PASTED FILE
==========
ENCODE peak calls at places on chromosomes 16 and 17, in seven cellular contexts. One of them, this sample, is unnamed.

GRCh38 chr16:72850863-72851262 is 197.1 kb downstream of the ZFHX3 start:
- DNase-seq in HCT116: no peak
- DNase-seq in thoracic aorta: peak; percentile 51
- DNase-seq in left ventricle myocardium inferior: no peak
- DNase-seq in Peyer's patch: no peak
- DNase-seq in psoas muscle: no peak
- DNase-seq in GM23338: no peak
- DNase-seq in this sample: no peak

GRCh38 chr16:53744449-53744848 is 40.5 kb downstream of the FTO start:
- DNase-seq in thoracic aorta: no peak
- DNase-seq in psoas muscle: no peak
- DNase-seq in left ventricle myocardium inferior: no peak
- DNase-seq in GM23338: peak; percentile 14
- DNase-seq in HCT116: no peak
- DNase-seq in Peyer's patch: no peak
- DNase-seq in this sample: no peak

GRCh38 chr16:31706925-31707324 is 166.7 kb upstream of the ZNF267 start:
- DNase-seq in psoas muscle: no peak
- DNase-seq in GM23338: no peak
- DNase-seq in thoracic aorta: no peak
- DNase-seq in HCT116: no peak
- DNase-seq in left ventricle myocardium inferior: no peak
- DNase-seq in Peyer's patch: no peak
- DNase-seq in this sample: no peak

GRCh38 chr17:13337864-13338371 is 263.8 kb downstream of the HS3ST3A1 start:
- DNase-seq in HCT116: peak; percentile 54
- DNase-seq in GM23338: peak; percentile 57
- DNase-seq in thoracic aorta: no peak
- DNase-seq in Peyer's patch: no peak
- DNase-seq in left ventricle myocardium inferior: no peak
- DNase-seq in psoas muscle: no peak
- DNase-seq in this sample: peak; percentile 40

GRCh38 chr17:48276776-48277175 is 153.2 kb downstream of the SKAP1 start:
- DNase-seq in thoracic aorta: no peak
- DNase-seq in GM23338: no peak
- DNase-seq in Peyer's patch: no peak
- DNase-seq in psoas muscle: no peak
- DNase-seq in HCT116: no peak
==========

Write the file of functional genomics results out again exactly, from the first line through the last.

ENCODE peak calls at places on chromosomes 16 and 17, in seven cellular contexts. One of them, this sample, is unnamed.

GRCh38 chr16:72850863-72851262 is 197.1 kb downstream of the ZFHX3 start:
- DNase-seq in HCT116: no peak
- DNase-seq in thoracic aorta: peak; percentile 51
- DNase-seq in left ventricle myocardium inferior: no peak
- DNase-seq in Peyer's patch: no peak
- DNase-seq in psoas muscle: no peak
- DNase-seq in GM23338: no peak
- DNase-seq in this sample: no peak

GRCh38 chr16:53744449-53744848 is 40.5 kb downstream of the FTO start:
- DNase-seq in thoracic aorta: no peak
- DNase-seq in psoas muscle: no peak
- DNase-seq in left ventricle myocardium inferior: no peak
- DNase-seq in GM23338: peak; percentile 14
- DNase-seq in HCT116: no peak
- DNase-seq in Peyer's patch: no peak
- DNase-seq in this sample: no peak

GRCh38 chr16:31706925-31707324 is 166.7 kb upstream of the ZNF267 start:
- DNase-seq in psoas muscle: no peak
- DNase-seq in GM23338: no peak
- DNase-seq in thoracic aorta: no peak
- DNase-seq in HCT116: no peak
- DNase-seq in left ventricle myocardium inferior: no peak
- DNase-seq in Peyer's patch: no peak
- DNase-seq in this sample: no peak

GRCh38 chr17:13337864-13338371 is 263.8 kb downstream of the HS3ST3A1 start:
- DNase-seq in HCT116: peak; percentile 54
- DNase-seq in GM23338: peak; percentile 57
- DNase-seq in thoracic aorta: no peak
- DNase-seq in Peyer's patch: no peak
- DNase-seq in left ventricle myocardium inferior: no peak
- DNase-seq in psoas muscle: no peak
- DNase-seq in this sample: peak; percentile 40

GRCh38 chr17:48276776-48277175 is 153.2 kb downstream of the SKAP1 start:
- DNase-seq in thoracic aorta: no peak
- DNase-seq in GM23338: no peak
- DNase-seq in Peyer's patch: no peak
- DNase-seq in psoas muscle: no peak
- DNase-seq in HCT116: no peak